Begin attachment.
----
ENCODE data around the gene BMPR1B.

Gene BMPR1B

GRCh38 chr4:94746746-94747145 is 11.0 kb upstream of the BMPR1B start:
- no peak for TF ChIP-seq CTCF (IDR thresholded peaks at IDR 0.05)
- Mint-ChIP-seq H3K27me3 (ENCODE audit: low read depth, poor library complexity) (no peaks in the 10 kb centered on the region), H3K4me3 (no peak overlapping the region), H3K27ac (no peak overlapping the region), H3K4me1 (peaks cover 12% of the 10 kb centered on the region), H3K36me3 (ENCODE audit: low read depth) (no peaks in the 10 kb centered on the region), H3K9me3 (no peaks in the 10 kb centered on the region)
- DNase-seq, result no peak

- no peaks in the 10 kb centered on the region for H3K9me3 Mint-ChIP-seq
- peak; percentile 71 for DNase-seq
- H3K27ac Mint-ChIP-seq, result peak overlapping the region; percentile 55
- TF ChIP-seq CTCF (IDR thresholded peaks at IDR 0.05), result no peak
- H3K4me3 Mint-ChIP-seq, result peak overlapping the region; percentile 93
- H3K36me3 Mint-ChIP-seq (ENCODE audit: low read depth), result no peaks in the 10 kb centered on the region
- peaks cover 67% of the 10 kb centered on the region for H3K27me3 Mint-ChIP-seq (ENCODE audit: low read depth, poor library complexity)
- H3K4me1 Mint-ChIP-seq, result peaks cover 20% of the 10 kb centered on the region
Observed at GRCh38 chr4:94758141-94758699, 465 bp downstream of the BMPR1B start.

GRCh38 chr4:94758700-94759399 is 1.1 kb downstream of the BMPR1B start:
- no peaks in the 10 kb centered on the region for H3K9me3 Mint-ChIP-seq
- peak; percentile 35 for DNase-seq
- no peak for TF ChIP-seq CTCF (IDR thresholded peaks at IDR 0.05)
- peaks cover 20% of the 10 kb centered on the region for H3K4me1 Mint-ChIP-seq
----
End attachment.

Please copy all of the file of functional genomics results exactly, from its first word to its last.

ENCODE data around the gene BMPR1B.

Gene BMPR1B

GRCh38 chr4:94746746-94747145 is 11.0 kb upstream of the BMPR1B start:
- no peak for TF ChIP-seq CTCF (IDR thresholded peaks at IDR 0.05)
- Mint-ChIP-seq H3K27me3 (ENCODE audit: low read depth, poor library complexity) (no peaks in the 10 kb centered on the region), H3K4me3 (no peak overlapping the region), H3K27ac (no peak overlapping the region), H3K4me1 (peaks cover 12% of the 10 kb centered on the region), H3K36me3 (ENCODE audit: low read depth) (no peaks in the 10 kb centered on the region), H3K9me3 (no peaks in the 10 kb centered on the region)
- DNase-seq, result no peak

- no peaks in the 10 kb centered on the region for H3K9me3 Mint-ChIP-seq
- peak; percentile 71 for DNase-seq
- H3K27ac Mint-ChIP-seq, result peak overlapping the region; percentile 55
- TF ChIP-seq CTCF (IDR thresholded peaks at IDR 0.05), result no peak
- H3K4me3 Mint-ChIP-seq, result peak overlapping the region; percentile 93
- H3K36me3 Mint-ChIP-seq (ENCODE audit: low read depth), result no peaks in the 10 kb centered on the region
- peaks cover 67% of the 10 kb centered on the region for H3K27me3 Mint-ChIP-seq (ENCODE audit: low read depth, poor library complexity)
- H3K4me1 Mint-ChIP-seq, result peaks cover 20% of the 10 kb centered on the region
Observed at GRCh38 chr4:94758141-94758699, 465 bp downstream of the BMPR1B start.

GRCh38 chr4:94758700-94759399 is 1.1 kb downstream of the BMPR1B start:
- no peaks in the 10 kb centered on the region for H3K9me3 Mint-ChIP-seq
- peak; percentile 35 for DNase-seq
- no peak for TF ChIP-seq CTCF (IDR thresholded peaks at IDR 0.05)
- peaks cover 20% of the 10 kb centered on the region for H3K4me1 Mint-ChIP-seq